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제 1 장 - 구조와 결합(Structure and Bonding)


organic chemistry

  • carbon has unique chemistry
  • bonds to every other element
  • bonds to itself in long chains
  • organic chemistry involves enormous variety
  • many possible structures
  • many possible reactions

organic chemists

  • what do organic chemists do?
  • understanding structures, reactions
  • correlation of structures with properties
  • synthesis of compounds with specific properties
  • who else needs organic?
  • basis of all life processes
    - the great variety of structures and reactions make life possible

How to handle variety

  • nomenclature - clear methods for naming structures and reactions
  • structures - organized by functional groups
  • reactions - organized by reaction types (what happens?)
  • reactions - organized by reaction mechanisms (how does it happen?)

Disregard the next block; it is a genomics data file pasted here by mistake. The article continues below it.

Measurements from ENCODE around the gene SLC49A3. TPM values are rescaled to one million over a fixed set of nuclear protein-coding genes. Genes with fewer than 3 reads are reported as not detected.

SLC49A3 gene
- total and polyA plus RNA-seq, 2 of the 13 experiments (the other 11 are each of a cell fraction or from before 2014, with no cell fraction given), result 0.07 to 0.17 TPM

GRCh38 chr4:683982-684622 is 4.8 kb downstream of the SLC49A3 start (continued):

What should you get out of organic?

  • from complex names, be able to derive a structure
  • from complex structures, be able to identify functional groups, predict characteristic properties
  • work through reaction mechanisms - what is a molecule likely to do under certain conditions
  • "think like a molecule"

A reaction example

  • CH3OH + HCl --> CH3Cl + H2O
  • Reaction type ?
  • acid/base, oxidation/reduction, addition/elimination, substitution, rearrangement
  • substitution - of Cl for OH (identify bonds broken and made)
  • Reaction mechanism ?
  • how does the reaction occur (step-by-step)

A reaction mechanism

  • Break the molecules into atoms
  • Reassemble into products
  • What's wrong with this mechanism?
  • It would take too much energy (unnecessarily)

A better mechanism

  • Balance bond breaking with bond making
  • First an acid-base reaction:
    CH3OH + HCl --> CH3OH2+ + Cl-
  • Then a substitution:
    CH3OH2+ + Cl- --> CH3Cl + H2O

The Periodic Table

  • atomic number (defines element)
  • atomic weight (isotopes)
  • electron shells (rows)
  • groups (similar properties)
  • filled shells (the noble gases)
  • valence electrons (for bonding)

Lewis Structures

  • the octet rule
    - atoms strive to get 8 electrons (full shell)
  • ionic bonding
    - gaining or losing electrons